The idea behind ramen noodles holds much more cultural value than a simple just-add-water-and microwave disposable container found in the instant meal aisle of your average grocery store, or the easily accessible go-to dinner for college students. Unbeknownst to many, the history behind Japanese ramen and broth originally finds its roots in China, before it was introduced into Japanese cuisine. Some believe the word “ramen” comes from the Chinese word “la mian,” which translates to “pulled-noodle.” Jimmy Xiao, owner of new Woodbury restaurant Ramen Station, which opened in January near Farrell’s Extreme Bodyshaping in City Centre, was inspired by a lack of Japanese ramen cuisine in the community. “I didn’t see any other similar restaurants here,” he says, “so that’s why I decided to open.”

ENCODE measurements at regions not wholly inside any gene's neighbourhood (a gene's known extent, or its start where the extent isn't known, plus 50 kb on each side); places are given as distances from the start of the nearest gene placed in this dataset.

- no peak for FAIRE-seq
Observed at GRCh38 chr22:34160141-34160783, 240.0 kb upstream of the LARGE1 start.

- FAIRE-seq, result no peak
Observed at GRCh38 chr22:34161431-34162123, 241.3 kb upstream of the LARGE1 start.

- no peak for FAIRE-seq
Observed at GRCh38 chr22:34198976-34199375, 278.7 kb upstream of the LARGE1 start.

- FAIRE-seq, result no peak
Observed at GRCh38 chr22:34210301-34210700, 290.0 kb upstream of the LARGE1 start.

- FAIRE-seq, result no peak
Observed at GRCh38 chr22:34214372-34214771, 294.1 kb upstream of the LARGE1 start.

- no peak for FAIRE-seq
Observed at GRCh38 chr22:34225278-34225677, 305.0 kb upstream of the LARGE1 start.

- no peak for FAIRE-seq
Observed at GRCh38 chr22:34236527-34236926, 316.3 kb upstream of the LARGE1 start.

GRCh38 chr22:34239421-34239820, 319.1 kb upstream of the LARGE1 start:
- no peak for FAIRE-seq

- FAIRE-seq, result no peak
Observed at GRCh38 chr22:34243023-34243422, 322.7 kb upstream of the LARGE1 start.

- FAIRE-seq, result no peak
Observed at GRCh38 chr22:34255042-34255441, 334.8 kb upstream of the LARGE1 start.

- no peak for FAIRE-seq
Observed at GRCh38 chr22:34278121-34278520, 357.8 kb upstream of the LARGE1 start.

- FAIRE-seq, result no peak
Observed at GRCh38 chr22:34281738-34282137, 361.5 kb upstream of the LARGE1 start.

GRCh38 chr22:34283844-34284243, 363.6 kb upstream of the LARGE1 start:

According to Xiao, the most popular item on the menu thus far is the tonkotsu ramen. This dish is comprised of egg noodles in a broth made from tender braised pork, and stirred with green onion, egg, seaweed, beansprouts and spinach ($9.50). Second place in popularity goes to the champon ramen, which boasts pork broth alongside egg, fish cakes, green onion, braised pork, seaweed, beansprouts and spinach ($10.25). For those who aren’t as inclined to try ramen noodle plates, Ramen Station also offers grilled hibachi entrees—vegetable, chicken, steak or shrimp—served with miso soup and white rice cooked in house (lunch specials, $7.95–$9.25). The menu also features a nice selection of appetizers, including spring egg rolls, gyoza, edamane and shrimp, vegetable or yam tempura ($2-$6.25).